The committee also wanted to make clear the distinction between female genital mutilation (FGM) and FGCS. FGM is usually performed without consent on very young girls outside of the medical setting. "An issue for doctors is that there is a piece of legislation that makes it a criminal offence to perform certain sorts of surgery on women's genitalia. This means doctors have to be very careful in their record keeping," said Emily Jackson, PhD, head of the Department of Law, London School of Economics, who was also a member of the RCOG Ethics Committee.
She added that in the UK FGM Act, there was an exception for operations conducted by a registered medical practitioner for health reasons, including mental health reasons, but this highlighted the importance of physicians carefully documenting why they think surgery is indicated in women and young girls.
A 1996 federal law also bans FGM in the United States, but the US law is more unambiguous than the UK law. According to Nawal Nour, MD, an obstetrician-gynecologist with a special interest in female genital circumcision, from Massachusetts General Hospital in Boston, US federal law states that it is a federal crime to perform genital surgery on a girl who is younger than 18 years. "This means that cosmetic surgery (or [FGM] for that matter) would not be an issue. As you are aware, American adults are able to do pretty much anything they want to do with their bodies — no extra documentation is necessary."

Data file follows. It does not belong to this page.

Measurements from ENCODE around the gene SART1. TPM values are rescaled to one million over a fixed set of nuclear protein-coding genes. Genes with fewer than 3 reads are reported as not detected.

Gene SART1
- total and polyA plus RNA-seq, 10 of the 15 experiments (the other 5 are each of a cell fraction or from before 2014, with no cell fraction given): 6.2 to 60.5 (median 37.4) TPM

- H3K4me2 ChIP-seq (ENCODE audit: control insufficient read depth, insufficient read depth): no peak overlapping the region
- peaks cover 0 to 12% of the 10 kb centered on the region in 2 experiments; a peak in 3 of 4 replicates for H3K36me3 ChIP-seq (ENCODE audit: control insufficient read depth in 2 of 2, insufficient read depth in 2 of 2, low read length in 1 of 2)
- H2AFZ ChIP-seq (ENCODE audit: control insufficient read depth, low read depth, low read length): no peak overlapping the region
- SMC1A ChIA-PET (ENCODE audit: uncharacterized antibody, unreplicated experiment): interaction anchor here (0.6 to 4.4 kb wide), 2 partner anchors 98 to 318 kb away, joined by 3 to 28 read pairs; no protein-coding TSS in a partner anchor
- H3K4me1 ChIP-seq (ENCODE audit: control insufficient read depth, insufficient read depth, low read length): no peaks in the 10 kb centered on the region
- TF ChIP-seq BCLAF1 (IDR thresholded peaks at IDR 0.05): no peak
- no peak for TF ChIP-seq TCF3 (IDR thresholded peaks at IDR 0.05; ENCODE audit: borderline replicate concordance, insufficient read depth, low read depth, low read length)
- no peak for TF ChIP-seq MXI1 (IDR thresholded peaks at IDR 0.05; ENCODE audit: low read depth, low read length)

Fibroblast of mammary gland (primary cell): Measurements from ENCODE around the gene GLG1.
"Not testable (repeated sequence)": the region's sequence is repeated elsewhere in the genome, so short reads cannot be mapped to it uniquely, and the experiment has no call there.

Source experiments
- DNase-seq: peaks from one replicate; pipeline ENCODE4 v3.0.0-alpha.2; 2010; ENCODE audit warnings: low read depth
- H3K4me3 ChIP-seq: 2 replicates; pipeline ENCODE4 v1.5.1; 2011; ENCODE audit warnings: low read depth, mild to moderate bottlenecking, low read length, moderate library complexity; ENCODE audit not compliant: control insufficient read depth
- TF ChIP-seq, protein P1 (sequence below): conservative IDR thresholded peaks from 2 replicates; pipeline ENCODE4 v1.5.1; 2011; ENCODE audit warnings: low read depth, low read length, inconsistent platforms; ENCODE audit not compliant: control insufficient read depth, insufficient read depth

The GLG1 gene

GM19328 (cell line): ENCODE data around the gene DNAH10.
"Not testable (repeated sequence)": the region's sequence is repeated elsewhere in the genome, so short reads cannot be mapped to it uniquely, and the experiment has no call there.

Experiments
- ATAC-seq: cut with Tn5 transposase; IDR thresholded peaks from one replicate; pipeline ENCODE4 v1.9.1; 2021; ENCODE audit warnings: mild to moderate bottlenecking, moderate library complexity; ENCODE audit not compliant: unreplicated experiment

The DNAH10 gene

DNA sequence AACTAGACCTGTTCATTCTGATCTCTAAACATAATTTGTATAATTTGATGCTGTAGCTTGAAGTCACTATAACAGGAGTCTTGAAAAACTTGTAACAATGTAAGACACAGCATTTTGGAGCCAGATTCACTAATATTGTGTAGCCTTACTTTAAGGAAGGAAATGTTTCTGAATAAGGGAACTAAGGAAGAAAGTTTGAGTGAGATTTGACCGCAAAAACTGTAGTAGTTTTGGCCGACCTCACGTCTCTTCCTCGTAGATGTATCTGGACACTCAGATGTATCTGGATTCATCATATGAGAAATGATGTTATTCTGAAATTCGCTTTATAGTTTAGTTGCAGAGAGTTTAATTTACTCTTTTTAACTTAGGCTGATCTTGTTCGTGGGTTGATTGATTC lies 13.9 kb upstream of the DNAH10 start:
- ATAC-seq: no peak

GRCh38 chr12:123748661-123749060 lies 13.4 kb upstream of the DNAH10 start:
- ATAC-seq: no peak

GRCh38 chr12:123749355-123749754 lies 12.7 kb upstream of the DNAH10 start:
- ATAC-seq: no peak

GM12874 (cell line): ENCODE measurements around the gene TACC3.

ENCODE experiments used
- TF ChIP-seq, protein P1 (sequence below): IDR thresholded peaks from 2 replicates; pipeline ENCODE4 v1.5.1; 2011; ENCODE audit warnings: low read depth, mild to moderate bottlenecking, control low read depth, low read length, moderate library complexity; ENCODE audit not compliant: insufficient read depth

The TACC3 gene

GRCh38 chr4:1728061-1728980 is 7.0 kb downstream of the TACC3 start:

The RCOG's recommendations include:
a genital examination should be offered and conducted sensitively,
information about normal variations should be offered,
surgical reduction before the completion of pubertal development may lead to long-term problems and should be communicated to the girl and her guardian where appropriate,
simple measures to relieve labial discomfort should be suggested, and
in case of significant psychological distress, the girl and her family should be offered a referral to a pediatric clinical psychologist.
The authors, Dr. Liao, Dr. Nour, and Dr. Jackson have disclosed no relevant financial relationships.
Ethical Opinion Paper: Ethical Considerations in Relation to Female Genital Cosmetic Surgery (FGCS). Published online October 2013. Full text
Position Statement: Labial Reduction Surgery (Labiaplasty) on Adolescents. Published online October 2013. Full text
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Cite this: Female Genital Cosmetic Surgery Rate Increase Prompts Review - Medscape - Nov 15, 2013.